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Thursday, October 2, 2014

Down the Rabbit Hole

Sometimes the thrilling lexemes (Yes. I find words thrilling. Chill. OK?) that I can make when it’s my turn in Words with Friends or Scrabble just don’t fit anywhere. Try as I might, the following just refused to work in this morning's games.

[oh-shee-ohs, oh-tee-]
adjective (can be used as an adverb or noun too)
1. being at leisure; idle; indolent.
2. ineffective or futile.
3. superfluous or useless.
Origin: 1785-95; < Latin ōtiōsus at leisure, equivalent to ōti (um) leisure + -ōsus
1) I am ALL about rockin’ some otiose action today. If you need me, I’ll be in the recliner watching Blade Runner. Yes. Again. (Did you know? Blade Runner was set WAY in the future, 2019. Christ, we’re almost there! Where’s my damn flying car?)

2) Arguing with Tea Baggers is as otiose use of time and energy.

3) That otiose fucking umbrella is just NOT gonna keep me dry in this wind driven rain.

Mavis (also Mavie)

noun, British (chiefly Literary) .
1. a song thrush.
Origin 1350-1400; Middle English mavys < Anglo-French mauviz, probably equivalent to ma (u) ve seagull (< Old English mæw mew2) + -iz of unclear orig.
Ah, look at that wee, harmless looking Mavie. Betcha he wants to grow up to be a raven and get a staring role in a Birds remake, eh?

The definition of one word invariably leads to a half dozen others and I’m down the lexeme rabbit hole.

1. (formerly) either of two bronze coins of France, equal to 5 centimes and 10 centimes.
origin: 1810-20; < French; Old French sol sol²
[sohl, sol]
1) a former coin and money of account of France, the 20th part of a livre and equal to 12 deniers: originally gold, later silver, finally copper, it was discontinued in 1794.

which is related to:
[sol-i-duh s]
noun, plural solidi
1. a gold coin of ancient Rome, introduced by Constantine and continued in the Byzantine Empire; bezant.
2. (in medieval Europe) a money of account equal to 12 denarii.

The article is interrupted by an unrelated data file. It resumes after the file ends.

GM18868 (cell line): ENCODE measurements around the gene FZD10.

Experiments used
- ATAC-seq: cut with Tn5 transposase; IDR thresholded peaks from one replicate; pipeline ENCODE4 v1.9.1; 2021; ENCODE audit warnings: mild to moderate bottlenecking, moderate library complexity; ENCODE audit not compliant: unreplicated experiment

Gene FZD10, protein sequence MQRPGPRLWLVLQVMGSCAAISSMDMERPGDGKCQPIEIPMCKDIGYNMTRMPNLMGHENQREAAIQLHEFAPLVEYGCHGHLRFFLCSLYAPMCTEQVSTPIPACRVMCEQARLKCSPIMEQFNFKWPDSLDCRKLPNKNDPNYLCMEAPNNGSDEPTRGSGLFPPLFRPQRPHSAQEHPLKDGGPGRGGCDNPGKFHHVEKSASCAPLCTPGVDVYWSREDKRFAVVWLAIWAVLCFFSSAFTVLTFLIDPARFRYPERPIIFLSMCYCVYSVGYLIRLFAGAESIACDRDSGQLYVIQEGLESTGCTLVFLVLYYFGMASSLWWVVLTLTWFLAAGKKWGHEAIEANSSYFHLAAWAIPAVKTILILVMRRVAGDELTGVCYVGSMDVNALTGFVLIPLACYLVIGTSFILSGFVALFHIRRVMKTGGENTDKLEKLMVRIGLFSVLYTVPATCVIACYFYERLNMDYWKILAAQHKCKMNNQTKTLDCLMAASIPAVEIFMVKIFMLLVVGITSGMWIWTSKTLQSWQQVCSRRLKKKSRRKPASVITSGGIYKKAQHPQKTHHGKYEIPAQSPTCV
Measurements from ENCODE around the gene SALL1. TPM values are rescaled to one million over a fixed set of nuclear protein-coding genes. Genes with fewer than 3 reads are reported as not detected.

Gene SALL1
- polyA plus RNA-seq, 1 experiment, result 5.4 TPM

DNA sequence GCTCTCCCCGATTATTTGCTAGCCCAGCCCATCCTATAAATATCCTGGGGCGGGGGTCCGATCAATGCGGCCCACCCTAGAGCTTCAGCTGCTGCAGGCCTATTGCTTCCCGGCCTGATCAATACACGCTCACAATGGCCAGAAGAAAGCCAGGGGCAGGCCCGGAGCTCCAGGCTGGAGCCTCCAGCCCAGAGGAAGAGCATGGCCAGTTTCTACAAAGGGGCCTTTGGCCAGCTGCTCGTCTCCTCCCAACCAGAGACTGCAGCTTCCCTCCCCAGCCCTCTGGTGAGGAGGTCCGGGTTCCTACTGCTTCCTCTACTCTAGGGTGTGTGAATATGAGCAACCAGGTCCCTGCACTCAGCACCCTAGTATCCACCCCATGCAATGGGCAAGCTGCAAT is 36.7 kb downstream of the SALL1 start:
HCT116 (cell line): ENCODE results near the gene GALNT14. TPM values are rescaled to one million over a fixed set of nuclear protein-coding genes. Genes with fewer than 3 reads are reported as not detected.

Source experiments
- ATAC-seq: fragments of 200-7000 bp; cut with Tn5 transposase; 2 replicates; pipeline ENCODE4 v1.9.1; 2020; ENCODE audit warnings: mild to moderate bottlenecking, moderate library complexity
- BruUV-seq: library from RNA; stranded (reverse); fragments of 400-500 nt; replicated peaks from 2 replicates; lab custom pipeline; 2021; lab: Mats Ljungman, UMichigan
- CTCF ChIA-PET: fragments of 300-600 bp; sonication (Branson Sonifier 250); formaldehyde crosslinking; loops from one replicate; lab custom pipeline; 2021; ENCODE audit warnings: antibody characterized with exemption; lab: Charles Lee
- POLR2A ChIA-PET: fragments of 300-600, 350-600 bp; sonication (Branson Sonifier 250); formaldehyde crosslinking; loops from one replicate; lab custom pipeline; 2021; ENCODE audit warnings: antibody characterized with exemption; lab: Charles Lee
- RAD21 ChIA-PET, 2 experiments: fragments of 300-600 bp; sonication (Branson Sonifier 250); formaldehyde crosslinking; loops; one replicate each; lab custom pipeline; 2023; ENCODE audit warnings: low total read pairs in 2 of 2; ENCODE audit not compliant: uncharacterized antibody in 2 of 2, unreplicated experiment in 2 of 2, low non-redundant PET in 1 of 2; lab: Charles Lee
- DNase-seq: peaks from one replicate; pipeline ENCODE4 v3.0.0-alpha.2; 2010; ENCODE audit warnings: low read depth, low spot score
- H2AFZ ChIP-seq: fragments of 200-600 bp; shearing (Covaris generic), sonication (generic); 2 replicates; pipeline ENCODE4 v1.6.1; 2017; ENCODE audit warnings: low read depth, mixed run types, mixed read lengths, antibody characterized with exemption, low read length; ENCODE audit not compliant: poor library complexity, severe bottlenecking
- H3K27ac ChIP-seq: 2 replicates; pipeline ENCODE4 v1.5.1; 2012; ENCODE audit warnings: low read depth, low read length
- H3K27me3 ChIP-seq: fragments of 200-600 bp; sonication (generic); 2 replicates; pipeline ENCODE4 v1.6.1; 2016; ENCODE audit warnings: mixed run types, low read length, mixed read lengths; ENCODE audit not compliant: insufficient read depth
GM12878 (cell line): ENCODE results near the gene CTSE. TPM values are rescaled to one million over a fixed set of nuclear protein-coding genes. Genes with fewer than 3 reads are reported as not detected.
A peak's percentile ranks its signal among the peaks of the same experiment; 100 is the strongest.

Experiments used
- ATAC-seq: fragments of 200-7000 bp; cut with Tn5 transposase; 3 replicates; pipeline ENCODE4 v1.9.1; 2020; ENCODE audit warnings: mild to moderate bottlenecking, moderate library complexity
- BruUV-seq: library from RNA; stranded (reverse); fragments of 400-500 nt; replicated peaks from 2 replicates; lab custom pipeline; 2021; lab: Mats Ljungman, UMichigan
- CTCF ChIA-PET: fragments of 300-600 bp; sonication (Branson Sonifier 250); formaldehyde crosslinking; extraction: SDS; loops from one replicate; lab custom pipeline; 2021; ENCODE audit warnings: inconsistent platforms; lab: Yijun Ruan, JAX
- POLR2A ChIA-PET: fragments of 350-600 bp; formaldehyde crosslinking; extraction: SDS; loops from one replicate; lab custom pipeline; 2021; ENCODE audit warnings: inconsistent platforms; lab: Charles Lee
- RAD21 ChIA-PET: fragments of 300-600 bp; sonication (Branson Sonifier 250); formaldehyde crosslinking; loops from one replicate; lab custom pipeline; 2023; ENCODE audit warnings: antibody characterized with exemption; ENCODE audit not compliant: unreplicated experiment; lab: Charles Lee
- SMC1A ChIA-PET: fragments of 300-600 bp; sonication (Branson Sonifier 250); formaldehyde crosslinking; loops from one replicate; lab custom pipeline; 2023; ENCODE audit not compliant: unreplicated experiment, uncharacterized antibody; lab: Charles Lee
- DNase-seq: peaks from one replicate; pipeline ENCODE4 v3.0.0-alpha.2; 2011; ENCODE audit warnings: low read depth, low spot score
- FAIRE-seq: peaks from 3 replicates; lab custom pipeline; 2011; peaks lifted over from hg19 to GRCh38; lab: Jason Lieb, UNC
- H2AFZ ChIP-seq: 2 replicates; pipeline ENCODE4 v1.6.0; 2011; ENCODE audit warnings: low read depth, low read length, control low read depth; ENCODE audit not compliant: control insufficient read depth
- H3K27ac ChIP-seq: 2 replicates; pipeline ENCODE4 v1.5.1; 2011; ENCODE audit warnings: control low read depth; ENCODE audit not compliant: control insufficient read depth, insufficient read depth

origin: C14: from Late Latin solidus (nummus) a gold coin (from solidus solid); in Medieval Latin, solidus referred to a shilling and was indicated by a long s, which ultimately became the virgule.

noun, Printing.
1. a short oblique stroke (/) between two words indicating that whichever is appropriate may be chosen to complete the sense of the text in which they occur:
The defendant and/or his/her attorney must appear in court.
2. a dividing line, as in dates, fractions, a run-in passage of poetry to show verse division, etc.:
3/21/27; 3/4; Sweetest love I do not go/For weariness of thee.
origin: 1830-40; < French virgule comma, little rod < Latin virgula;
BUT Sol, related to Sou also means:
noun, Music.
1. the syllable used for the fifth tone of a diatonic scale.
2. (in the fixed system of solmization) the tone G.
Which all somehow led to the word koan.

noun, plural koans, koan. Zen.
1. a nonsensical or paradoxical question to a student for which an answer is demanded, the stress of meditation on the question often being illuminating.
origin: 1945-50; < Japanese kōan, earlier koũ-an < Middle Chinese, equivalent to Chinese gōngàn public proposal
Keeping both of my radically insecure tuxedo cat happy is my koan.

When I googled koan it led me to, of all things, the programming language Ruby, which you can learn with something called Neo Ruby Koans.
The Koans walk you along the path to enlightenment in order to learn Ruby. The goal is to learn the Ruby language, syntax, structure, and some common functions and libraries. We also teach you culture. Testing is not just something we pay lip service to, but something we live. It is essential in your quest to learn and do great things in the language.
This particular Ruby is not related to my baby, sweetie girl Helen Ruby...just so we're clear.

So then, welcome to my morning where I feed and cosset cats, drink too much coffee and slide down the lexicographic rabbit hole.

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